IESP e. V. An International Expert Network

In which environment do we want to live in the future?

Towards the end of five years the project “Agriculture – Water ­Management – Climate Change. New perspectives for agriculture and the environment” (granted by the Bavarian Ministry of Environment and Consumer Protection), special attention was paid to ­public ­outreach and documentation ­of results.

Sustainable water (re)use
Using and reusing resources efficiently was the top theme at the IFAT Munich Congress and Exibition 2022, world trade fair for water and waste management. Circular Economy as the overarching theme connecting supporting programs, exhibitions as well as the special areas, offered visitors a platform to discuss in a variety of settings the effects of climatic changes exacerbating in extended droughts and extreme heat waves. To address these challenges, changes in water (and waste) management will be necessary.

The IESP Forum Drought and Heat, held on the second day of the fair, May 31, 2022, focused on the sustainable (re)use of water resources. Prof. Wolfram Mauser from Ludwig-Maximilians-University Munich (LMU) gave an overview of the systemic interrelationships within the Water-Food-Energy Nexus of water supply, food cultivation and energy production in the Danube region. Using satellite data and models, he highlighted the potential of effective irrigation methods for intensified farming. It is thereby possible to double yields, yet at the risk of massive runoff of surface waters. An economic analysis shows that the gain in food production outweighs the loss in energy production along the river Danube by far. However, agricultural conversion could return land to nature as compensation areas. This would make a significant contribution to climate and biodiversity protection globally and locally. A multinational area, such as the Danube basin, poses considerable challenges to intergovernmental knowledge, data exchange, and cross-border state administration. At the same time, the necessary agro-structural transformation of the post-communist states enables far-reaching innovations to integrate measures of nature, environment and climate protection.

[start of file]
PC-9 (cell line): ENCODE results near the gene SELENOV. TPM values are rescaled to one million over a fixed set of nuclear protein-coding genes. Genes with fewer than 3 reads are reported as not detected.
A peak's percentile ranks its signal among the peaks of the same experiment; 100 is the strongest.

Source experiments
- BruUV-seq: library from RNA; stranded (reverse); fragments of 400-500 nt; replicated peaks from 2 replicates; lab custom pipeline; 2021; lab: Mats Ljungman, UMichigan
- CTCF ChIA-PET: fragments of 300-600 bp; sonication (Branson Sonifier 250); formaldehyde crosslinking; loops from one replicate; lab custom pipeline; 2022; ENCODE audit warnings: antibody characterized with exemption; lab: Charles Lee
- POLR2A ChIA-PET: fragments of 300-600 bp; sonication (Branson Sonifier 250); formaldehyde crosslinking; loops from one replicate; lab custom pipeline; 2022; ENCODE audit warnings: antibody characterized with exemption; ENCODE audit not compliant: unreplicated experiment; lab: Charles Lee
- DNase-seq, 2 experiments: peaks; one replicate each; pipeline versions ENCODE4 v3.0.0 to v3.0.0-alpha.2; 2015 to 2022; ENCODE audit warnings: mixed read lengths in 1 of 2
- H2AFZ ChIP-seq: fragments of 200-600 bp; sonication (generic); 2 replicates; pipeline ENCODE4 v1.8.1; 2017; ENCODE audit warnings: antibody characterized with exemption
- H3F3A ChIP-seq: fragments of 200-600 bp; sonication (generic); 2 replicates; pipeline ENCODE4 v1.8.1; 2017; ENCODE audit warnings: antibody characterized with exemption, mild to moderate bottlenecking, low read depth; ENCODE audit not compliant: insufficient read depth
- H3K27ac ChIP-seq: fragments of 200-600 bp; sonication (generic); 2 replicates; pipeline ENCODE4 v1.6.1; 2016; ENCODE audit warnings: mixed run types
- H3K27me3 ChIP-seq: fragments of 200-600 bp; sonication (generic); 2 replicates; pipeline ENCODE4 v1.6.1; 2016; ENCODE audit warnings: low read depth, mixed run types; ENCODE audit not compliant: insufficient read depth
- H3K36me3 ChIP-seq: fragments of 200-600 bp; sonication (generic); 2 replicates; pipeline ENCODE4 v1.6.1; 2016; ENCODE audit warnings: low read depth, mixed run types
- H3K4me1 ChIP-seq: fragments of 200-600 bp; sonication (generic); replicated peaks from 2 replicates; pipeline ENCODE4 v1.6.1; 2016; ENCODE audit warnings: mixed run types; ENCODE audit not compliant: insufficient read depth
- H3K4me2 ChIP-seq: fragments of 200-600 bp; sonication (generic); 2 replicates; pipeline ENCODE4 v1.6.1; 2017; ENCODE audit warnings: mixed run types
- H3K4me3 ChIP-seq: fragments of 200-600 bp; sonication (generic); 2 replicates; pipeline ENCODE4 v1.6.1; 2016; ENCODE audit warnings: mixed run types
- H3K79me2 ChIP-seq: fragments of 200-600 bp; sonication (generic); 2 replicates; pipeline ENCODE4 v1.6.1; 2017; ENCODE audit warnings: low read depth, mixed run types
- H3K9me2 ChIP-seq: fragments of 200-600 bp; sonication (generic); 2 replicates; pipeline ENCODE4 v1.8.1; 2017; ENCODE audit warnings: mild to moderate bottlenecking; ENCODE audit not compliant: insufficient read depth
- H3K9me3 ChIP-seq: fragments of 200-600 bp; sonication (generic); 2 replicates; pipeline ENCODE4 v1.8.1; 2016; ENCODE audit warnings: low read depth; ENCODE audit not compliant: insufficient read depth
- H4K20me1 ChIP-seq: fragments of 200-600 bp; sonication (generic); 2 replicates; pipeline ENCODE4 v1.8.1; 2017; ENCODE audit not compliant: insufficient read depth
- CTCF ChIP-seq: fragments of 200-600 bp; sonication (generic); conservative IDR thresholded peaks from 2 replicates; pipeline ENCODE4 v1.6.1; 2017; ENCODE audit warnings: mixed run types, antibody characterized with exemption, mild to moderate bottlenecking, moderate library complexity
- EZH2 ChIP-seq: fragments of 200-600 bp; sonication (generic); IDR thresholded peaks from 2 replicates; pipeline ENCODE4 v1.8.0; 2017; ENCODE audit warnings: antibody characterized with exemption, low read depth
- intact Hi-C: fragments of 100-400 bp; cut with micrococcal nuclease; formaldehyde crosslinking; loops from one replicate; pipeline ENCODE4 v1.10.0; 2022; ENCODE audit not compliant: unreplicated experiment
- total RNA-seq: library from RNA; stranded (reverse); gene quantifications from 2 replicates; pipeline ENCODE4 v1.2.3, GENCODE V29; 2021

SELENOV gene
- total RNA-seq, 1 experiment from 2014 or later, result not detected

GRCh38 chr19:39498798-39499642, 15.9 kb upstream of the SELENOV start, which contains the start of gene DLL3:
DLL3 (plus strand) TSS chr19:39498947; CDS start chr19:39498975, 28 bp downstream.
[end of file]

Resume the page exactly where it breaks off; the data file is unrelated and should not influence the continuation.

Prof. Jörg E. Drewes of the Technical University of ­Munich (TUM) used small-scale irrigation demand data to demonstrate the effectiveness and possibilities of  using municipal waterwater effluents after advanced treatment for agricultural and landscape irrigation purposes. Multi-stage, modular purification processes are currently being researched within the framework of the BMBF-funded ‘Nutzwasser’ project with a demonstration-scale test site in Schweinfurt, Lower Frankonia. This region is already suffering from dwindling water supplies and resulting conflicts of use. Different quality levels and irrigation techniques are being tested in parallel to demonstrate a save reuse practice for the cultivation of crops eaten raw. This form of utilizing ­alternative water resources will become increasingly important as global temperatures rise. Regional climate change also result in weather extremes, which affect the availability of local ground and surface ­water supplies as well as their quality. Local water reclamation therefore offers a financially viable possibility for small and medium-sized entrepreneurs to become ­climate change resilient. Thus, the effective use of ­recycled water cannot only strengthen a local economy, but ­entire rural areas. At the same time, water reuse contributes to environmental protection and nature conservation in the respective region.

The lively discussion following a summarizing commentary by Dr. Klaus Arzet of the Bavarian Ministry for the Environment and Consumer Protection (StMUV) iterated the complex interrelationship between environmental, nature and climate protection, but also the challenges arising from comprehensive approaches to solutions and their implementation. The benefit of a ­direct comparison of large complex systems and small local initiatives was clearly evident. Positive feedback from representatives of farmers' associations as well as state and federal regulatory administration further ­expressed the necessity for open and continued dialogue between professionals of the sectors water management and agriculture in order to jointly develop sustainable solutions for the challenges posed by anthropogenic overuse of resources and climate change in an often lobby driven political environment.


Sustainable global supply chains
The “farmers’ protests” of recent years made the challenges of domestic producers are facing in Bavaria, Germany, and Europe widely visible. Little political mitigation has been taken even though experts from the fields of agriculture and water management, nature and climate protection, and economy have been concerned about the impact of globally linked food production on biodiversity, environmental landscape,  but also farmers for many years. With effect of January 1, 2023, the German federal government’s Supply Chain Sourcing Obligations Act (LkSG) aims to bring attention to both the environmental and social effects of international trade connections.